A Passing Post-Chaise.


(The Reverend R. Balgarnie looks back fifty years from 1895)
 
Few passengers on the early morning Post-Chaise could have imagined the village of Newbattle some fifty years ago.

Travelling from the Sun Hotel where the horses were changed and passengers refreshed by local ale, to fortify them for the long journey to London. Then, galloping past the houses of Newbattle the mail guard would sound his bugle to break the quiet of the mornings. Those mornings when dew sparkled on the rooftops and the irresistible sounds of singing birds brightened my senses.

Old Sun Hotel at the village of Newbattle, East Lothian
Old Sun Hotel

At such a time I would stroll in the auld Kirk yards peaceful landscape, pondering the changes the clock had demanded.

I pass where Mr Thomson, minister of the parish lies drowsing in the scented grass. A man I respected and loved as one of the old school, often clad in ruffled shirt and broad cloth. Momentarily I see him stopping to talk to his parish members in that compassionate and cheerful manner. Troubles seemed to constantly befall him as he lost three of his children to fever and elder son drowned at sea, peace to his good memory.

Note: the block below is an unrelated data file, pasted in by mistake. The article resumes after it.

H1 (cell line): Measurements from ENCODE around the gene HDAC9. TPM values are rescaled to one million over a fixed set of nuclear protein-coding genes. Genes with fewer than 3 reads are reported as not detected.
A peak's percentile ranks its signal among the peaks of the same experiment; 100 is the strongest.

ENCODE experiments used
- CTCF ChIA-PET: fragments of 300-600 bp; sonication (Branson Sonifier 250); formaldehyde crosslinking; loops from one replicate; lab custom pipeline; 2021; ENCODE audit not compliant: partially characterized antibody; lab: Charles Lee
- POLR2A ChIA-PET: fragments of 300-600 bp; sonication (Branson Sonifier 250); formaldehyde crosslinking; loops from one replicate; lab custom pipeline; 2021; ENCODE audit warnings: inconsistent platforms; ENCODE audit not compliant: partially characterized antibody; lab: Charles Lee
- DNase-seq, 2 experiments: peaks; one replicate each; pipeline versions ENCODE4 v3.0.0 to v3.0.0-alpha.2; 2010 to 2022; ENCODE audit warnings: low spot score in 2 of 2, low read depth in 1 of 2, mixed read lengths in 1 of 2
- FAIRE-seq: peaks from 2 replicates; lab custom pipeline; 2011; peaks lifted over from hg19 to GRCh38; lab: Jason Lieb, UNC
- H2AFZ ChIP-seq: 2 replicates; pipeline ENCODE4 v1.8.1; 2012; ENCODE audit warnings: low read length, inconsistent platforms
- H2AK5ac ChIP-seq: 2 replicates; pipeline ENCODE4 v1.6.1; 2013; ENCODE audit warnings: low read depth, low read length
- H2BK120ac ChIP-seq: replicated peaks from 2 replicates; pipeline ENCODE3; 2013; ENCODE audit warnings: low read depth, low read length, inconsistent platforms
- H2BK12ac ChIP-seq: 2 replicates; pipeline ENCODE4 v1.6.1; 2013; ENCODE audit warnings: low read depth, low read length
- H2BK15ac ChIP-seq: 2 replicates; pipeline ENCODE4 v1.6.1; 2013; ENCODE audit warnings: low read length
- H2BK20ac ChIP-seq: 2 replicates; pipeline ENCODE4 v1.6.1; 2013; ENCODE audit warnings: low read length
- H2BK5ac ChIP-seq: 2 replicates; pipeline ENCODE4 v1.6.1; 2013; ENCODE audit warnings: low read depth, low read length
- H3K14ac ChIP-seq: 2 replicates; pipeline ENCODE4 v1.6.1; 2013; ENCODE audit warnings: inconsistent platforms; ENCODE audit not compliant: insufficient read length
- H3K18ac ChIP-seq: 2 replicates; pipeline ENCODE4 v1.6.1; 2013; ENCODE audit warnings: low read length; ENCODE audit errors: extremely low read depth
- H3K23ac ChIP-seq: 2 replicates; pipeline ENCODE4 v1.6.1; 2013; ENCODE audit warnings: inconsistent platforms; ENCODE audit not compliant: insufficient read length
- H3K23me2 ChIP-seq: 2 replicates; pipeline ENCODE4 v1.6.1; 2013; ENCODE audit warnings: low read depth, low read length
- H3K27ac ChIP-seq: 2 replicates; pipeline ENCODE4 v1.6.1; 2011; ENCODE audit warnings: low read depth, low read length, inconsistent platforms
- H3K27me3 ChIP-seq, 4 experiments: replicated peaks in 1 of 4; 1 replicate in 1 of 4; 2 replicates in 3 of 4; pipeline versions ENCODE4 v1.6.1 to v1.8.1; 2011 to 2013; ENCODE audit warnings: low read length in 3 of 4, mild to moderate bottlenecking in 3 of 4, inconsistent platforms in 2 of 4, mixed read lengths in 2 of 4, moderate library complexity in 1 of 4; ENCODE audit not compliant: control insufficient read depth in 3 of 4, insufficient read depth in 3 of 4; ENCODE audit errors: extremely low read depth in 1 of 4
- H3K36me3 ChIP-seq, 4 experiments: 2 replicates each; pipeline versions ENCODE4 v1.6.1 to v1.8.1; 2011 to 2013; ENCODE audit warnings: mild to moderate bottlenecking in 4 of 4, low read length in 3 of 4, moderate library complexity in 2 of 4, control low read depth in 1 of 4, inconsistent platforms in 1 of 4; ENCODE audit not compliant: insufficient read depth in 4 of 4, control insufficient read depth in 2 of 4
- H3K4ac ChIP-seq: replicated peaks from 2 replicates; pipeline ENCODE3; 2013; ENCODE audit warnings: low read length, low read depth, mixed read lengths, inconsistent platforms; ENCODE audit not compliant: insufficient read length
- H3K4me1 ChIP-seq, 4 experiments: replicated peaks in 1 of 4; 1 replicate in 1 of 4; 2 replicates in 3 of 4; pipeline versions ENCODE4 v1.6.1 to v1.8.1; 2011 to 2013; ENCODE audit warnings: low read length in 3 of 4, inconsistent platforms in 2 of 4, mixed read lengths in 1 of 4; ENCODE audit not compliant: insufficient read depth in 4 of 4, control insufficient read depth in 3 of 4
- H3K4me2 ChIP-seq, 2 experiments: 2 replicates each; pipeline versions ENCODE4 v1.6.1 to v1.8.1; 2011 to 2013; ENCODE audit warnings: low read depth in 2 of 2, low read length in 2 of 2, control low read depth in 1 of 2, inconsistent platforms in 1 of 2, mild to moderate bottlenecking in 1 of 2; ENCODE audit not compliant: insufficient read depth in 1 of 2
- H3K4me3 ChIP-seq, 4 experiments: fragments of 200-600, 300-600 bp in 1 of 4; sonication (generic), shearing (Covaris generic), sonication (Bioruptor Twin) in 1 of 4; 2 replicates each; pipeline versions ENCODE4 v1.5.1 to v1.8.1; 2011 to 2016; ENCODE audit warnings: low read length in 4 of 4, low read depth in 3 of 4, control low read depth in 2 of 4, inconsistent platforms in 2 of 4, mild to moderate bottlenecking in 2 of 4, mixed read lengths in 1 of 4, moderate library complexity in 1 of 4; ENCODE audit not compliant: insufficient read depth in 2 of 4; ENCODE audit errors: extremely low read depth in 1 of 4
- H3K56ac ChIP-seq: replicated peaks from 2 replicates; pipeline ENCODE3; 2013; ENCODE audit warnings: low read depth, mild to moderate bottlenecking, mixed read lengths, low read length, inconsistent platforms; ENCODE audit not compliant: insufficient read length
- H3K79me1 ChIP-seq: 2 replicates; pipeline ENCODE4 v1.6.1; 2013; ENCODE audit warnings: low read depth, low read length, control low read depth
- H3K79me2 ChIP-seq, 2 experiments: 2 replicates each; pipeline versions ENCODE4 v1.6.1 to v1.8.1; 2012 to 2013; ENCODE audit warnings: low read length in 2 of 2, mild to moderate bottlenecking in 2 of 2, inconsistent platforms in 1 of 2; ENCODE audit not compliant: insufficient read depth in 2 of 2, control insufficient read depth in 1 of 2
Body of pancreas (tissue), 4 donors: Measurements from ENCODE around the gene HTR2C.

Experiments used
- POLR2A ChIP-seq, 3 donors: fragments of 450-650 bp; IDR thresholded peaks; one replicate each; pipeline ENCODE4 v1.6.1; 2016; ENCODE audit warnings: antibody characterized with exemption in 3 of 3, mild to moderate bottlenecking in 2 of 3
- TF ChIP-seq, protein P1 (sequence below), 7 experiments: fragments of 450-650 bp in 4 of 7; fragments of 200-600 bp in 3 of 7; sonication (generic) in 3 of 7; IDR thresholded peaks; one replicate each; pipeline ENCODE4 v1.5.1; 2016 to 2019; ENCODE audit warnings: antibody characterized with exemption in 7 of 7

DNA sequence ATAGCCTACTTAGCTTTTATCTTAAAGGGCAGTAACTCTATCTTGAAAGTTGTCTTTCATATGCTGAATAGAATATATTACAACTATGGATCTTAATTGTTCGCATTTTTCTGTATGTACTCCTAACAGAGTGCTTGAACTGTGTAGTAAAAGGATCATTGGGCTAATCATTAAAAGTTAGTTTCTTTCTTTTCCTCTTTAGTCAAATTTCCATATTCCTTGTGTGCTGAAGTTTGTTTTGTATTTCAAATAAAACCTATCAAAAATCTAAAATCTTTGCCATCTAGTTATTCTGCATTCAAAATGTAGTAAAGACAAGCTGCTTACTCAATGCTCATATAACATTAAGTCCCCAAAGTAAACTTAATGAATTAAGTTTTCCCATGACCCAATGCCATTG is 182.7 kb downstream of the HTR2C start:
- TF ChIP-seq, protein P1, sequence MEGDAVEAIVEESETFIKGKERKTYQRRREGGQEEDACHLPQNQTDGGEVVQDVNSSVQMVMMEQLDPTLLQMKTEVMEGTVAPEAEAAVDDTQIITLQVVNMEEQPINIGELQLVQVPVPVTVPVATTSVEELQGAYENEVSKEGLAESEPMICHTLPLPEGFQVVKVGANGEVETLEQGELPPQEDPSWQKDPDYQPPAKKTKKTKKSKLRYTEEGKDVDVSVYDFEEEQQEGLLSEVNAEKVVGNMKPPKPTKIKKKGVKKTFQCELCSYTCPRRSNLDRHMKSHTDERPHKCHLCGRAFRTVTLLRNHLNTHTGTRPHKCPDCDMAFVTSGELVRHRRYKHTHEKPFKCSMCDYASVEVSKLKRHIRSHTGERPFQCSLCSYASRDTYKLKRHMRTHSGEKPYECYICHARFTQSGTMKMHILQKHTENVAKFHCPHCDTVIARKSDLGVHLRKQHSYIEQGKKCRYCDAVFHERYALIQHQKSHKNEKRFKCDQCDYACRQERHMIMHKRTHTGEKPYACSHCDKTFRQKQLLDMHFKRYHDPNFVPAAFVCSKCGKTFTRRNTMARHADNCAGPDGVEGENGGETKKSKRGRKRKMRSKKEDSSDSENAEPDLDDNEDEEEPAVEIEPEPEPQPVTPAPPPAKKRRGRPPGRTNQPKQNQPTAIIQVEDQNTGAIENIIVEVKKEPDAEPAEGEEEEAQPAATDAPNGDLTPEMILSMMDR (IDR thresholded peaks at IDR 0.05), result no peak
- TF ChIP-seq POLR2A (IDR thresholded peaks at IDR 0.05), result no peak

Mr Gillvrae lived a long life of respectability and admired as a capable head gardener by the village and far beyond.

Mr Goodall famed for his culture and dahlias. Old Harry a terror to the boys and poachers for many a mile. MrJohnstone, a reader of books and possessor of a worthy library. John Taylor, church bellman and grave digger, who found the bones of the local character Camp Meg in his patch.